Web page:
For dates, use a standard such as ISO 8601 e.g. "2005-08-15T15:52:01+0000", and avoid locale dependent formats.

    How to XML serialize with less code

    CMarkup Developer License

    The FindSetData and FindGetData methods which provide 1-stop set/get methods for the dynamic structure functionality of CMarkup are only in CMarkup Developer and the free XML editor  FOAL C++ scripting.

    The FindSetData and FindGetData methods, together with absolute paths, provide quick get/set functionality in a CMarkup object. See Dynamic Structure Documents. One step to set the Mode value in the XML document (and create the Mode and State elements if they don't exist).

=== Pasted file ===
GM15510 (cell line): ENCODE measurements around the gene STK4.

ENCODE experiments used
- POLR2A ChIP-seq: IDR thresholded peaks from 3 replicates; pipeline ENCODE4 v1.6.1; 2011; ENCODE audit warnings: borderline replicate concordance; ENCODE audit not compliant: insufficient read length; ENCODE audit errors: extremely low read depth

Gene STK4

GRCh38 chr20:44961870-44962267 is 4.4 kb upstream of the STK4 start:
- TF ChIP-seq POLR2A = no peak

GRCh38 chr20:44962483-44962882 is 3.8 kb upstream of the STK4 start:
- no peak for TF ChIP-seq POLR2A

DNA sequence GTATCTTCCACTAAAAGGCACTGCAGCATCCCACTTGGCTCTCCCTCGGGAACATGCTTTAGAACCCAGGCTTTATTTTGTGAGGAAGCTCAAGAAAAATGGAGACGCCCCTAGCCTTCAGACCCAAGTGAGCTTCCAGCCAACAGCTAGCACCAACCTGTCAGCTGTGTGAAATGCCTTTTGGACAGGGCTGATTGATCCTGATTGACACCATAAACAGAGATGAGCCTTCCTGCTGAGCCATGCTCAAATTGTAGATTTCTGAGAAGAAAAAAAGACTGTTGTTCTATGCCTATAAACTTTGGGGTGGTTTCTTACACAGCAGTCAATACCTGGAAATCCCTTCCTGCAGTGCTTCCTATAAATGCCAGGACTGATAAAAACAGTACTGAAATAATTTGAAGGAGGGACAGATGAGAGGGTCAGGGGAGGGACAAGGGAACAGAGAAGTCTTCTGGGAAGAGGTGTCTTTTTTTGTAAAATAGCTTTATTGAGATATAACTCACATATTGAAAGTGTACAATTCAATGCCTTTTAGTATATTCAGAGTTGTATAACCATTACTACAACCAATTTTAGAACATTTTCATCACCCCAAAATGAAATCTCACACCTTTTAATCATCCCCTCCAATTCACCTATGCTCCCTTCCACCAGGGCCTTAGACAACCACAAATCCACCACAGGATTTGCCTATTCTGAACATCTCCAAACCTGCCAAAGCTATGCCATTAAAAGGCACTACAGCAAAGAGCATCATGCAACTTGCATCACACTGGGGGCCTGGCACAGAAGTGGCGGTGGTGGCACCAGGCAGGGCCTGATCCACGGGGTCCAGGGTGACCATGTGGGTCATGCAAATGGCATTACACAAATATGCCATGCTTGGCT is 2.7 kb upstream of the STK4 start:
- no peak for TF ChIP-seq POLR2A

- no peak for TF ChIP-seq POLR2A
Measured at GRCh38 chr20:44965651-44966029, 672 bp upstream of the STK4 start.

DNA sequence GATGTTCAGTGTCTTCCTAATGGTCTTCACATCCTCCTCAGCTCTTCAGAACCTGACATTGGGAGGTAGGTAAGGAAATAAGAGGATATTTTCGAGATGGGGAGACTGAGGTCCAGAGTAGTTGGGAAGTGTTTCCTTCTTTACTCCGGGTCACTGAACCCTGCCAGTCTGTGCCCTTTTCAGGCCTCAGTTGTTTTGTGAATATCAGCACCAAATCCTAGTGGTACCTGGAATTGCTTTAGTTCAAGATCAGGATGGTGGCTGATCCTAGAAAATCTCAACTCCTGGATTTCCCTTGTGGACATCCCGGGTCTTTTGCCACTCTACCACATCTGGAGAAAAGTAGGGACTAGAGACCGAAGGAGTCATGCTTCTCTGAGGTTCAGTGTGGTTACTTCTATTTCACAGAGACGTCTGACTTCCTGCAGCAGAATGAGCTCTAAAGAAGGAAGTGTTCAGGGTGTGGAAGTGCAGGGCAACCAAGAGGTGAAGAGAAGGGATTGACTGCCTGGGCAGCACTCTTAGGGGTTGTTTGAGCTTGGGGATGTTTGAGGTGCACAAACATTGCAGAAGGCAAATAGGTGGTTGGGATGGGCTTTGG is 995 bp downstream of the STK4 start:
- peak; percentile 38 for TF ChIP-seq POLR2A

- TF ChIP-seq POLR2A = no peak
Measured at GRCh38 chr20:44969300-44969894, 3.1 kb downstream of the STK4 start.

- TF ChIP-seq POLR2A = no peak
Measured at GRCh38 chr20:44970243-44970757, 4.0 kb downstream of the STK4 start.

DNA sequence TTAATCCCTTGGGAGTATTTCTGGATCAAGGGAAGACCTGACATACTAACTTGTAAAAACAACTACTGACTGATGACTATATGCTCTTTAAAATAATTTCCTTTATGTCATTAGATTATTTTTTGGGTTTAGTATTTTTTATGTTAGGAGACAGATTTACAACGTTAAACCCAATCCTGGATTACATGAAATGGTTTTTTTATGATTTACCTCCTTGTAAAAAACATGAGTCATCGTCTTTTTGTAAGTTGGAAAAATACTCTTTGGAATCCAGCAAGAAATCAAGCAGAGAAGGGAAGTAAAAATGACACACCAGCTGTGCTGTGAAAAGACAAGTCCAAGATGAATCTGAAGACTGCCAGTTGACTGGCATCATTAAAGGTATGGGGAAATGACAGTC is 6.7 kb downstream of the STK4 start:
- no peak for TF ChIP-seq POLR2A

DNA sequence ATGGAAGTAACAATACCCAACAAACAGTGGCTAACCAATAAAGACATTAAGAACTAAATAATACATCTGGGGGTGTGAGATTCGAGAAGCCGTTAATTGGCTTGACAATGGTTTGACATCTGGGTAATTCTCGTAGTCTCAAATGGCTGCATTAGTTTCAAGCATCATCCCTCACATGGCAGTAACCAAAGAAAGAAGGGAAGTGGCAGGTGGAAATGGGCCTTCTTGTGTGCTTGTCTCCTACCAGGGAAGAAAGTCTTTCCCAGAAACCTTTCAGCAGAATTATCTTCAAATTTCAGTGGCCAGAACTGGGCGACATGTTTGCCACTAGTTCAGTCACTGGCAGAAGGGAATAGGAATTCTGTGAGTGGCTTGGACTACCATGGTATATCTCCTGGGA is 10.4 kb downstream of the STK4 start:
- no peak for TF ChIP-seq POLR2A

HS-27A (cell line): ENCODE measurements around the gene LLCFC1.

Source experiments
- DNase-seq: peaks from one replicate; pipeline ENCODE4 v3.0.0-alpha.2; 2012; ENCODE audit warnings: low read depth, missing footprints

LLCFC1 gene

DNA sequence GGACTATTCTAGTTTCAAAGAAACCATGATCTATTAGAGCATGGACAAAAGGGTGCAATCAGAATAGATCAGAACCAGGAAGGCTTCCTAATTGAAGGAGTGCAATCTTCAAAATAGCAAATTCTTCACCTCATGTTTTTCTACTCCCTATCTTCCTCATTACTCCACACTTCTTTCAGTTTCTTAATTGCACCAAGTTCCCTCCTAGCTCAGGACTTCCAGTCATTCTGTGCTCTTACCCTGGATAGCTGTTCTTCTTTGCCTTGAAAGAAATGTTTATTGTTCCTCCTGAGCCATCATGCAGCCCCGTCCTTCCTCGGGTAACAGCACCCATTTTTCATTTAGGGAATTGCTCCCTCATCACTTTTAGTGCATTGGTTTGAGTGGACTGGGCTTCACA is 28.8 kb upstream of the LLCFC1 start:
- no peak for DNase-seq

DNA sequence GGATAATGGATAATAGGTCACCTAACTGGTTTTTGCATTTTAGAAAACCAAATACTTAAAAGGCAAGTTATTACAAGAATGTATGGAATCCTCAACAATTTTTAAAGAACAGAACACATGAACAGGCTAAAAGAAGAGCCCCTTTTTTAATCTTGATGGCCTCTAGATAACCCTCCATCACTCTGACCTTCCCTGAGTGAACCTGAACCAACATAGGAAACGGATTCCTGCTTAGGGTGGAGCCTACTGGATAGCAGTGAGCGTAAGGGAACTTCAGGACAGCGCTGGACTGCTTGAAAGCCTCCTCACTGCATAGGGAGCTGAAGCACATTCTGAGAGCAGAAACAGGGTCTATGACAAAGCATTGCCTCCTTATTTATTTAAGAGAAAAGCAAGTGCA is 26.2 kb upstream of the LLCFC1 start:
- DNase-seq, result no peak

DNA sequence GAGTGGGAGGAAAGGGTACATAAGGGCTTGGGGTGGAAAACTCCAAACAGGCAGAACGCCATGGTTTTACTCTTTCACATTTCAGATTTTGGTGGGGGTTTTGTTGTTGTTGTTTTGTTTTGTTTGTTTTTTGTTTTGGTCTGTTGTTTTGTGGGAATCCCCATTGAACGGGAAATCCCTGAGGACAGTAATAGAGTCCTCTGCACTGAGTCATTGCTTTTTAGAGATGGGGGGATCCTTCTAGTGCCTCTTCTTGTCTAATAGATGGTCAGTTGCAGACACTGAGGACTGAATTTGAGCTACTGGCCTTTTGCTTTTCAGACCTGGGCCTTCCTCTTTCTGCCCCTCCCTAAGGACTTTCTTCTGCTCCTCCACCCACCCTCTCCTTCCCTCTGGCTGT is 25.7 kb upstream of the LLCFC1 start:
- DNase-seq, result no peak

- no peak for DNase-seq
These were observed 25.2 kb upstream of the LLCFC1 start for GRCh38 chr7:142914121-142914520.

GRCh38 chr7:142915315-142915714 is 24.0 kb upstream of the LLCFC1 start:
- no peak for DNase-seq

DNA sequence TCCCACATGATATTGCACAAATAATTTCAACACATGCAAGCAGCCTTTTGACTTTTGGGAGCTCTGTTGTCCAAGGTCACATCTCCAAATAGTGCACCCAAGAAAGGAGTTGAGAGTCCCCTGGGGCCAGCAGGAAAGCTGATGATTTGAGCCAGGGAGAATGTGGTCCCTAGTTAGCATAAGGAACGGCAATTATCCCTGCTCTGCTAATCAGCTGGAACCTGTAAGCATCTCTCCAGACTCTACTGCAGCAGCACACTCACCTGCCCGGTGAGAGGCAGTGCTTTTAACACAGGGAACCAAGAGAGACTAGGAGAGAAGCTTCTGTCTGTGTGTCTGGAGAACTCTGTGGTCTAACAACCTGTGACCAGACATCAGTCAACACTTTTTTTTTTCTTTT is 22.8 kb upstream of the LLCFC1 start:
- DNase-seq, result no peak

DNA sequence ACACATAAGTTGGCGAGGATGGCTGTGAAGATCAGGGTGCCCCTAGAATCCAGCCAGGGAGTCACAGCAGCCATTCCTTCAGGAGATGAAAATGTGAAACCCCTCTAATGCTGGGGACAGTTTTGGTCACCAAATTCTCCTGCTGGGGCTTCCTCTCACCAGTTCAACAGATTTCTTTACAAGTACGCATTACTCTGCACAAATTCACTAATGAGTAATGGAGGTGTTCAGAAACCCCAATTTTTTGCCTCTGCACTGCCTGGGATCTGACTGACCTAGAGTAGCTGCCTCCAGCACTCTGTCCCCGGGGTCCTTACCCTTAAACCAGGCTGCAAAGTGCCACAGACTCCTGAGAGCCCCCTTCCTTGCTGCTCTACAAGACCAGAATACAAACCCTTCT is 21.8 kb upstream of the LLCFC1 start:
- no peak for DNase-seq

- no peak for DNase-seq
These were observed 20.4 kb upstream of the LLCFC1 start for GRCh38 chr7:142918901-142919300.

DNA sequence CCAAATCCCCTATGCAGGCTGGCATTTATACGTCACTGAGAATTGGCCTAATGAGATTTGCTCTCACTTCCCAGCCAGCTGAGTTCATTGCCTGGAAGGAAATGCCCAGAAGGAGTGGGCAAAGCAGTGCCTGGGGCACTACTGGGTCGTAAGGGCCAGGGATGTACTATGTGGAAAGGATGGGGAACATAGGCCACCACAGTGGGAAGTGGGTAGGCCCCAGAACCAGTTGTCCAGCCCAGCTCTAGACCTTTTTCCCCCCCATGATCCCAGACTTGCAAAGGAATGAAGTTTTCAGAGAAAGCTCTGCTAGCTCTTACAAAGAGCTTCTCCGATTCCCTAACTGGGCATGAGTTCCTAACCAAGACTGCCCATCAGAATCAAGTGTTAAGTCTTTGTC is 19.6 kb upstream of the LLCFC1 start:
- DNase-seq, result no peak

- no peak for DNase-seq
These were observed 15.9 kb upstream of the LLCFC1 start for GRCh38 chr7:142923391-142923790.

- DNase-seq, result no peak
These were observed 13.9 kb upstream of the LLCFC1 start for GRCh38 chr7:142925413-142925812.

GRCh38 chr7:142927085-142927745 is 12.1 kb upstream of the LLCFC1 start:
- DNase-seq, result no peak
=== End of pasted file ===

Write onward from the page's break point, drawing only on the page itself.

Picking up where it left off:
xml.FindSetData( "/State/Mode", m_strMode );

    And one step to get the Mode data value.

    m_strMode = xml.FindGetData( "/State/Mode" );

    Having gone through all the code to get and set C++ class data members, sometimes it is advantageous to avoid this altogether. You can use CMarkup objects to carry all the serializable data of a class or structure rather than using individual data members at all. This eliminates the translation between data members and XML, but still requires you to extract and set the values in the CMarkup object in your program. Serialization is then just a matter of calling the Save or GetDoc method.

    I often find it better dealing with a CMarkup object than a struct or class data members, especially when the data set involves arrays and lists, or portions of data that are only occassionally used. XML is very adaptable to hanging additonal pieces of information anywhere in the structure where it makes sense like on one element in an array.